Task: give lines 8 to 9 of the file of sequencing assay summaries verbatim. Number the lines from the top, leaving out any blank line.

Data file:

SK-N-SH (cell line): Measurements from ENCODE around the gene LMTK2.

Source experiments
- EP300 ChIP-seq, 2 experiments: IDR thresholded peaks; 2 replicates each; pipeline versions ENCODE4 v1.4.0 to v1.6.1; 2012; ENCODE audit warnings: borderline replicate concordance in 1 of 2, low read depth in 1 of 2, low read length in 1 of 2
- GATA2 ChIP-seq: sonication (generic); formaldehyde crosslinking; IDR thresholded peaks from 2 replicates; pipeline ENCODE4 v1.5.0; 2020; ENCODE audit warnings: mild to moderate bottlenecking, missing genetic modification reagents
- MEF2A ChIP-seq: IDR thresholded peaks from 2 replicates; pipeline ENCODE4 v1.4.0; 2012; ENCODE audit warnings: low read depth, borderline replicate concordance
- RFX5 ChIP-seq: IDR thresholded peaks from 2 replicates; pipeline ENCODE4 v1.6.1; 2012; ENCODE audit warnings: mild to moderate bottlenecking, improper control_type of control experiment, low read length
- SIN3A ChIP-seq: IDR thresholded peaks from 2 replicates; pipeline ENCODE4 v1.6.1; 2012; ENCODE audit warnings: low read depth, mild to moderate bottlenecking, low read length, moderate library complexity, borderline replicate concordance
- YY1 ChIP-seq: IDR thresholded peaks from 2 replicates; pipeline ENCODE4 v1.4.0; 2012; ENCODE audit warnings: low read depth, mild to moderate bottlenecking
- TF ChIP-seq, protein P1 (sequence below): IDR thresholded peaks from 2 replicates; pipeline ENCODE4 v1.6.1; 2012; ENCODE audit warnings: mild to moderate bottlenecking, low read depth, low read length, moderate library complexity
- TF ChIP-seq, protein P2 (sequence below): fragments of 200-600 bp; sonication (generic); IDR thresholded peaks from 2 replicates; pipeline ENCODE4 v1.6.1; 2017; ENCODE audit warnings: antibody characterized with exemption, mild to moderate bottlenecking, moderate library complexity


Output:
- YY1 ChIP-seq: IDR thresholded peaks from 2 replicates; pipeline ENCODE4 v1.4.0; 2012; ENCODE audit warnings: low read depth, mild to moderate bottlenecking
- TF ChIP-seq, protein P1 (sequence below): IDR thresholded peaks from 2 replicates; pipeline ENCODE4 v1.6.1; 2012; ENCODE audit warnings: mild to moderate bottlenecking, low read depth, low read length, moderate library complexity